ITC 2012 e-Learning Conference, Day 1 – Morning

I’m sitting in my hotel room in Long Beach, California after the first day of conference sessions. I decided to skip the last set of sessions for the day in order to do a full debrief of the information I took in during the day. With a keynote by Gardner Campbell, a debate about online education, and several concurrent sessions, I’ve definitely been re-inspired in my professional life. One of the biggest downsides to this inspiration is that I can only use the things I’ve learned if and when faculty want my assistance. I can’t use most of these things because I want to. Let’s see if I can provide a recap…Gardner Campbell keynote. Gardner Campbell is one of those names that you have to know in this field. As the director of innovative technologies at Virginia Tech, he is right on with the topics at hand. During his talk, Campbell compared teaching to a Skinner box, with the levers being grades, credits, etc. The biggest take away that I sort of knew but never acknowledged, was that learning outcomes should also include the things that you don’t directly teach students. Quality education should include not only the topics that you set out to teach your students, but also the things that they learn on their own, during the education process. Gardner called this idea “double-loop learning.” During his presentation, Gardner talks about the unlimited possibilities of online education and referenced the virtual choir, directed by Eric Whittacre (video below). Session 1 – Challenges and Opportunities in Hybrid Courses. As the first concurrent session of the conference, I was slightly disappointed. The presenters ended up being a panel who talked about their individual experiences of hybrid learning. The room was rather large and due to the popularity of the subject, I sat in the back of the room, making hearing pretty difficult. The instructors didn’t really talk about things that were new to me, which was unfortunate. The presenters made quite a few generalizations that I disagreed with, including “students prefer fully online courses, rather than hybrid format.” One point that I did commiserate with was that listing hybrid course offerings is something that many institutions haven’t adequately tackled. When students go to register for classes, they think that the course is either fully online or fully face-to-face. The presenters were all from Coastline Community College and they have set times for 2 days per week and then list a third day with TBA as the time. They suggested a way to fix this problem is to put a set time for that third day. I’m not sure that this solution would solve the problem, because students would then think the course is fully face-to-face. I don’t know that there is a good answer to this solution quite yet. There were a few questions asked by the audience that I thought stood out:

  1. What institutional support is needed for hybrid/online courses? This is a topic that I was hoping they’d talk more about than they really did. The only aspects they provided were that science labs would require more support than a typical lecture course. There was no mention of faculty training or certification to ensure that they are qualified to teach online. I know my current institution doesn’t have a certification process like this because of how decentralized online education is, however I can definitely get on board with some sort of training for faculty. More about this to come later in the post.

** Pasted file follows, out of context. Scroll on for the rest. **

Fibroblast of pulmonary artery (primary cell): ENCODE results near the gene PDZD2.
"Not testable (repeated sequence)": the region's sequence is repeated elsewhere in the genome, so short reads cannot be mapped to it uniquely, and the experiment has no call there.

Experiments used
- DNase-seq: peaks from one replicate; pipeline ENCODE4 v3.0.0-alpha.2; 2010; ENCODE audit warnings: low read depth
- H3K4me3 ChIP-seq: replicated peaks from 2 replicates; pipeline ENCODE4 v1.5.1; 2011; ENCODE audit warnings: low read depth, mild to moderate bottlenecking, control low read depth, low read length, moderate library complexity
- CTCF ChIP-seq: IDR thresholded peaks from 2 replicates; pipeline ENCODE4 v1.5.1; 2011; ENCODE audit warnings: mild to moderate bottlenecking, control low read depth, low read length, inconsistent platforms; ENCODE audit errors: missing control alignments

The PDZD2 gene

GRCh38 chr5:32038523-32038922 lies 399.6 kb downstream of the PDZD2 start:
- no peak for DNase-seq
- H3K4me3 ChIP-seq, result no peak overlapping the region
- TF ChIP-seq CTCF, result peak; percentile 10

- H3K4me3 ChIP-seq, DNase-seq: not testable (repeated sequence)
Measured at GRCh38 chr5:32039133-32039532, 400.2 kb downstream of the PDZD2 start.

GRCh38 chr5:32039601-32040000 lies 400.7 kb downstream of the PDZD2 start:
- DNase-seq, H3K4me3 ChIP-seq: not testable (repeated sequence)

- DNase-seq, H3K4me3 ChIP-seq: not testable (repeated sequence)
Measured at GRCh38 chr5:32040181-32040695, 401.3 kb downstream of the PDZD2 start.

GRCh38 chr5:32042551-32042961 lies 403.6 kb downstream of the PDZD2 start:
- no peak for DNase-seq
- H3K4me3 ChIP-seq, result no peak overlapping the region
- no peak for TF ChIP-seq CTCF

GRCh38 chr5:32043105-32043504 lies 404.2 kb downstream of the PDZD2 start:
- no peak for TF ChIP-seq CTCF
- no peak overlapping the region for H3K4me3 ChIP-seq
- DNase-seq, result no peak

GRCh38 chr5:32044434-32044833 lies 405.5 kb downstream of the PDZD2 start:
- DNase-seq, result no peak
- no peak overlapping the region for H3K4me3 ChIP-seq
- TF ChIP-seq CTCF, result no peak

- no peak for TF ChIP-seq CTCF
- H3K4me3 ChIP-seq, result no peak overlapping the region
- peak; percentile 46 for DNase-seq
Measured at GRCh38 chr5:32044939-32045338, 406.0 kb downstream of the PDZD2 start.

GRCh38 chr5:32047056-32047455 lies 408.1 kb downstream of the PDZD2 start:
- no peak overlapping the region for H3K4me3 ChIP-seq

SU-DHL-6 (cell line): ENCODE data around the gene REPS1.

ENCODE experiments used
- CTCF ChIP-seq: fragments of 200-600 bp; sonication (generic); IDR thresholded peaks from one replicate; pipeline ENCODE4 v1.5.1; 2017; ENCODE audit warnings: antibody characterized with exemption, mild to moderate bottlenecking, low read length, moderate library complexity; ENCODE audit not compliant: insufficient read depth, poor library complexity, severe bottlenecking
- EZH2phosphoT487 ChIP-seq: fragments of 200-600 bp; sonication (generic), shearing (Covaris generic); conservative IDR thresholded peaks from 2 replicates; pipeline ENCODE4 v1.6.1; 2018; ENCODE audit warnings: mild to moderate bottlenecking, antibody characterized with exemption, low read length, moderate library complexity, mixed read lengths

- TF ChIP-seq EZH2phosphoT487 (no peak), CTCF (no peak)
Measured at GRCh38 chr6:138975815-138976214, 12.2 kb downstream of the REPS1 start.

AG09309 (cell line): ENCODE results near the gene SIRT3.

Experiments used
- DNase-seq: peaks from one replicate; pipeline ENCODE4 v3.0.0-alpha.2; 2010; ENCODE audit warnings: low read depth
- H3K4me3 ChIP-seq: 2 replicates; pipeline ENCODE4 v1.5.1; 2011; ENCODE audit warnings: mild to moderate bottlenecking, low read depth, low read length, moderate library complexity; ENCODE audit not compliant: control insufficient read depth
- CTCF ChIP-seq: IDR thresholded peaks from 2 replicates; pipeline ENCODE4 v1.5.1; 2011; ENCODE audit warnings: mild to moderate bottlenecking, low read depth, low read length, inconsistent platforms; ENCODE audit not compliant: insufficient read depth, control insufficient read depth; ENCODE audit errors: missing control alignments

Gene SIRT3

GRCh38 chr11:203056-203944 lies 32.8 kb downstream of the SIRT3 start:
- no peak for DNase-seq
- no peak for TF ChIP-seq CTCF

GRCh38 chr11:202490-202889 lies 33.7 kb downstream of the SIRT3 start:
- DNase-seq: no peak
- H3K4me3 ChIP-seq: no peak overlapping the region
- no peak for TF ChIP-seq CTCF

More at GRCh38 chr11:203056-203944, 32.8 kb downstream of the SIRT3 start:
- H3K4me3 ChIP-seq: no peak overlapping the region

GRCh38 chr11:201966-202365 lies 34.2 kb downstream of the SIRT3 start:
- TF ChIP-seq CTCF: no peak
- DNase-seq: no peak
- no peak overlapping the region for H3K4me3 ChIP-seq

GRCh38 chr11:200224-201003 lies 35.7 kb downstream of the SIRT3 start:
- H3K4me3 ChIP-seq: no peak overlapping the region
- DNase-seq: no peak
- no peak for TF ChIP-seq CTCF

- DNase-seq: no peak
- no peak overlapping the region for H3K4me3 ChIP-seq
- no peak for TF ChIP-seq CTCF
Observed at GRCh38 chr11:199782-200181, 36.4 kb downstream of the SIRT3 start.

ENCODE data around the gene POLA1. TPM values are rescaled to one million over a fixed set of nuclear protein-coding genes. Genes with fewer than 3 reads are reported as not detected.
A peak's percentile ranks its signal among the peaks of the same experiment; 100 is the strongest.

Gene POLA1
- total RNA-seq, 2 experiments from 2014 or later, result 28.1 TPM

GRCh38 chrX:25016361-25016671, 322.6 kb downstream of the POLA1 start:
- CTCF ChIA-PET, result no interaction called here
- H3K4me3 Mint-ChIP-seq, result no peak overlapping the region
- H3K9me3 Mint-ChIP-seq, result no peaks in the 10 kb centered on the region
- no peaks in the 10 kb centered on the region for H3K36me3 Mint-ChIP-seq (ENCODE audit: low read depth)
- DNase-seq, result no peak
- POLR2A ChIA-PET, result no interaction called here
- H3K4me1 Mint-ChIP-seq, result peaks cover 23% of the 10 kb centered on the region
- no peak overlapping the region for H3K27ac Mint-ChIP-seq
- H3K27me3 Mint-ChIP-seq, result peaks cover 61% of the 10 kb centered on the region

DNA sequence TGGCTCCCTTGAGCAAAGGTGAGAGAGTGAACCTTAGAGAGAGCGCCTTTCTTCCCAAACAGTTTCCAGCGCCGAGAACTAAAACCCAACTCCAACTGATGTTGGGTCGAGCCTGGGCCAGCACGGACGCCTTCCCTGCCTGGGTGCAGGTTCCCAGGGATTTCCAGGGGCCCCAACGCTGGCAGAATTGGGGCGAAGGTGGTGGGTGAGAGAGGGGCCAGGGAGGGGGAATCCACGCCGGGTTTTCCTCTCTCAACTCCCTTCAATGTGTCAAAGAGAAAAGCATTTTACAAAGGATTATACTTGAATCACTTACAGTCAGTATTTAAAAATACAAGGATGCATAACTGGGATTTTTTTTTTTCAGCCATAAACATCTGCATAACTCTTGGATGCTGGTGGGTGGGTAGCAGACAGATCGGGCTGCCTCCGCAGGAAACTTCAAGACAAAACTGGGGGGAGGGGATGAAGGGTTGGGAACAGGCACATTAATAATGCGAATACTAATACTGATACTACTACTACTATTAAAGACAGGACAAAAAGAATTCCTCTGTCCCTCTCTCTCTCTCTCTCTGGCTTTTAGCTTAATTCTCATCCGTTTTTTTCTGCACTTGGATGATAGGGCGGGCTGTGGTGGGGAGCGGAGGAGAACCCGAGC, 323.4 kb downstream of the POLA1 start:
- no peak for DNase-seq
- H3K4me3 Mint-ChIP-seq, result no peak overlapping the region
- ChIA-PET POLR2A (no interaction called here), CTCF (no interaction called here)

2. How do you handle assessments? It was only a matter of time before this question came up, and low and behold, it did (in the first session, no less). The presenters completely dodged the question and left it alone. I think the presenters lost some credibility due to this. I may be preaching to some of the choir here, but stop giving multiple choice tests if you’re concerned about cheating! It’s all about application and higher-order thinking (Bloom’s Taxonomy) that proves when students have mastered the topics. Recall is not in considered higher-order. Okay, I’m off my soapbox now.

Concurrent Session 2 – Building Community in a Fully Online Class. This session was completely opposite from the previous. The presenter was engaged and I loved the things she talked about. One of the criticisms that instructors have when you propose them teaching online/hybrid is that you lose student engagement and/or sense of community. Barb Mathieson (Capilano University) definitely proved that wrong. She talked about many of the tools that she uses to create community online. The first thing that got my attention were the enrollment caps. In Capilano’s face-to-face courses, the enrollment is capped at 35 students while online courses are capped at 30. To create community, she uses tools like EyeJot to send video emails to students, WizIQ for synchronous communication (instructor-student and student-student) and for remote screen sharing. She also creates groups of 3-4 students and lets them set up times when they meet, rather than dictating those requirements to students. Lastly, she has students create the test questions and then has students grade the answers to the questions they came up with. Done after giving students a copy of Bloom’s Taxonomy, she is incredibly surprised by the test questions each term. I think that these ideas are great, but getting buy-in from faculty is always going to be the hard part. One participant did ask how much time she puts into the course and she chuckled – clearly it’s a lot of time.That’s it for now, I’ll post again about the afternoon sessions next!

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